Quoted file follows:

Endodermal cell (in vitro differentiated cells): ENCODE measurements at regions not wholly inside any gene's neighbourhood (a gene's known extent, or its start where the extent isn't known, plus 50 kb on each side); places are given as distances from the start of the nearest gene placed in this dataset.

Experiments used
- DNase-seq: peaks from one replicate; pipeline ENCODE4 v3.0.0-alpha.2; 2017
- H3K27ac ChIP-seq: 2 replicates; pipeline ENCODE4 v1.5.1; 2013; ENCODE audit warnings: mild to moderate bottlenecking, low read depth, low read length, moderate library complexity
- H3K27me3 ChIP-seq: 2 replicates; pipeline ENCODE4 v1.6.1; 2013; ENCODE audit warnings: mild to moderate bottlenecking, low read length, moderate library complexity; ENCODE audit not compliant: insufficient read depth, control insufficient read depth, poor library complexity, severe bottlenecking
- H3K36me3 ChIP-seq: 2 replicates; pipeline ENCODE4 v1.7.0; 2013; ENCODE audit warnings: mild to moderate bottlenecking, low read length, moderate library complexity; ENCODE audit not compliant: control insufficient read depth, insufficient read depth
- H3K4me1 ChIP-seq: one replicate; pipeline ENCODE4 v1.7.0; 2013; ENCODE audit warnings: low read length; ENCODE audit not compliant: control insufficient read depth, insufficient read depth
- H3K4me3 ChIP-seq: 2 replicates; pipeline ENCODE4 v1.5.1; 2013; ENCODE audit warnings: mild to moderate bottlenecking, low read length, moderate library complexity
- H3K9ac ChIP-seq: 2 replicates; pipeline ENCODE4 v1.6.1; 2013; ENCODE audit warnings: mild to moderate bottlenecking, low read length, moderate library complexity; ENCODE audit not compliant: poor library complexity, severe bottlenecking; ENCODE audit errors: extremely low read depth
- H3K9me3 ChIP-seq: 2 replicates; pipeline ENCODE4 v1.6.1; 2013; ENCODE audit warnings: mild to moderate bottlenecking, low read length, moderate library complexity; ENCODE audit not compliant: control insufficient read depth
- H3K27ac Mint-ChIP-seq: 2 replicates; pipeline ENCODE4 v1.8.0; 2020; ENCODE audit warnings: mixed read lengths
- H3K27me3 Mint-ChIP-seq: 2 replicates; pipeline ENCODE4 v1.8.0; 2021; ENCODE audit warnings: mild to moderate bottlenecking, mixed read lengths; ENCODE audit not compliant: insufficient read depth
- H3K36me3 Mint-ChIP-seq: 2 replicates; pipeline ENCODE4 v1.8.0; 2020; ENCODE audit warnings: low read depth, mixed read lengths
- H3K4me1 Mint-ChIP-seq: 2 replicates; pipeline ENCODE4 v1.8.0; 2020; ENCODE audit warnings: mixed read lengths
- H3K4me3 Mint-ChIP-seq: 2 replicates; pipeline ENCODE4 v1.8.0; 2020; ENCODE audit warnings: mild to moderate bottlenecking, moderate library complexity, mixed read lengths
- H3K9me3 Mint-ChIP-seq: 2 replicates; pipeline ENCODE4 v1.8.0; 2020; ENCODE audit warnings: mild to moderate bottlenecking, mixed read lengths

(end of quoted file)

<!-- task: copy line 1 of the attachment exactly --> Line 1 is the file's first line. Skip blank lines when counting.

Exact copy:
Endodermal cell (in vitro differentiated cells): ENCODE measurements at regions not wholly inside any gene's neighbourhood (a gene's known extent, or its start where the extent isn't known, plus 50 kb on each side); places are given as distances from the start of the nearest gene placed in this dataset.